United States v. Western Pacific Railroad Company

PETITIONER: United States
RESPONDENT: Western Pacific Railroad Company
LOCATION: Quality Photo Shop

DOCKET NO.: 18
DECIDED BY: Warren Court (1956-1957)
LOWER COURT:

CITATION: 352 US 59 (1956)
ARGUED: Oct 15, 1956
DECIDED: Dec 03, 1956

Facts of the case

Question

Media for United States v. Western Pacific Railroad Company

Audio Transcription for Oral Argument - October 15, 1956 in United States v. Western Pacific Railroad Company

Earl Warren:

Number 18, on calendar, the United States, Petitioner, versus The Western Pacific Railroad Company.

Mr. Hollander.

Morton Hollander:

May it please the Court.

This case, Number 18 is here on certiorari to the United States Court of Claims.

Petitioner is the United States.

Respondents are three rail carriers, the Western Pacific, Bangor and Aroostook and Seaboard.

These three carriers instituted this litigation by filing suits against the United States in the Court of Claims contending that they had been underpaid for certain shipments transported by the Government over the lines of these carriers during World War II and the Korean conflict.

The next case which will be called on the calendar, Number 19, United States against Chesapeake and Ohio emerges out of a somewhat similar factual background in the sense that that case too represents a carrier claim for underpayment against the United States.

That case came out of the District Court and is here on certiorari to the Court of Appeals for the Fourth Circuit.

Both of these cases present this basic question as to the effect to be given Section 16 (3), the Section of the Interstate Commerce Act which prescribes a two-year period of limitation.

We believe that the Court of Claims, Number 18 and that the Court of Appeals for the Fourth Circuit in Number 19, applied this statute in a fashion which was unjust and discriminatory as far as the United States, as a shipper is concerned.

Now, let me give you the factual background in Number 18, the Western Pacific case.

In 1944, in 1948 and in 1950, the Government shipped over the lines of these three carriers about 200 shipments of steel bomb body cases filled with napalm gel.

I'd like to explain exactly what these shipments consisted of because the -- the makeup and the ingredients of these particular shipments account -- accounted for the original filing of these suits against the United States in the Court of Claims.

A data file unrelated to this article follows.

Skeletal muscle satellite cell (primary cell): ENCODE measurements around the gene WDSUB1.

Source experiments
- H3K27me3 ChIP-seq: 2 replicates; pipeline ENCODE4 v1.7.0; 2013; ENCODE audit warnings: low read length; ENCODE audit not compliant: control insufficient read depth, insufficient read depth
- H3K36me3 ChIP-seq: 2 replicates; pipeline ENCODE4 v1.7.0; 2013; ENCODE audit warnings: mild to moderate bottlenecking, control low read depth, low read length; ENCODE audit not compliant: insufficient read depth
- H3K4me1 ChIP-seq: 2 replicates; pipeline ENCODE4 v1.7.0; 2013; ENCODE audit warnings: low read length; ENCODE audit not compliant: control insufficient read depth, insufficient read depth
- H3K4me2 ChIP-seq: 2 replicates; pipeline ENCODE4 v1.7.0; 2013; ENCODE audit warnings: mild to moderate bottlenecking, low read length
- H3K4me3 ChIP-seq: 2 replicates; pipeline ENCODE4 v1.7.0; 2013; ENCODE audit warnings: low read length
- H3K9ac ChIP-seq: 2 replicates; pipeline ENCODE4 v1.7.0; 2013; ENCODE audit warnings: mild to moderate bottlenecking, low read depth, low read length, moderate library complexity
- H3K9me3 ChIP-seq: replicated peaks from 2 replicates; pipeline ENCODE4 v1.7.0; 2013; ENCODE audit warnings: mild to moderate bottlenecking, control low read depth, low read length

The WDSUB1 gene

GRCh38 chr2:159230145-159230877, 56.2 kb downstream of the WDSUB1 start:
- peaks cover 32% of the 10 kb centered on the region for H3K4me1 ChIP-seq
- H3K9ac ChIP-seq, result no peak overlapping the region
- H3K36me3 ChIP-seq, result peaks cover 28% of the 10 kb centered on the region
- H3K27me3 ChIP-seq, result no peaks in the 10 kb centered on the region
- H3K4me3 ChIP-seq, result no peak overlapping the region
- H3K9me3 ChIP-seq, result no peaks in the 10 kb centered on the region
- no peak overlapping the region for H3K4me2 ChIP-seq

The shipment says, I have said consisted of steel bomb body cases filled with napalm gel.

Napalm gel is ordinary liquid gasoline that has been solidified or thickened by the addition of a soap powder known in the trade as napalm.

The addition of the soap powder to the gasoline does not work any chemical change in the net product; the thickened gasoline, it simply changes its physical state by converting it from a liquid to a solid, thickened and adhesive form.

The addition of this napalm to the gasoline in no way makes the gasoline any more hazardous certainly than it was before.

In fact, the addition of the napalm that thickened it to the gasoline by solidifying the liquid gasoline makes these shipments relatively far safer from a transportation as they point their view because there is eliminated any possibility of leakage.

There is eliminated any possibility of spillage and of course there isn't anywhere as near as much vaporization from the thickened, solidified gel as there is from the liquid gasoline.

Our basic position with respect to the appropriate classification rate at which these shipments are eligible to travel is that the shipments should not -- the shipments were eligible for transportation at a rate denominated in the freight tariffs as a fifth-class rate.

We base our position on the fact that steel bomb body cases themselves are regularly carried at the fifth-class rate, gasoline has always been carried at the fifth-class rate and the napalm itself is aluminum soap powder which is used as the thickener has always been carried at the fifth-class rate.

Since all of these items were eligible for carriage at the fifth-class rate, our position has been that when the gel is added or poured into the steel bomb body cases, the transportation rate should be no higher than fifth-class.

Especially, since the addition of the thickener to the gasoline as I have pointed out actually makes the shipment far safer from the transportation point of view.

(Inaudible)

Morton Hollander:

Oh, no, Your Honor.

No -- no, there is -- it's -- it's not in dispute in this case that the only items shipped in these cases, the only ingredients shipped in these cases were the empty steel shell and into which was poured this thickened gasoline.

There were no fuses.

There were no bursters.

A completed incendiary bomb in order for it to function effectively on the field must have the fuse and must in addition have a burster which includes both an incendiary agent as well as an explosive, TNT.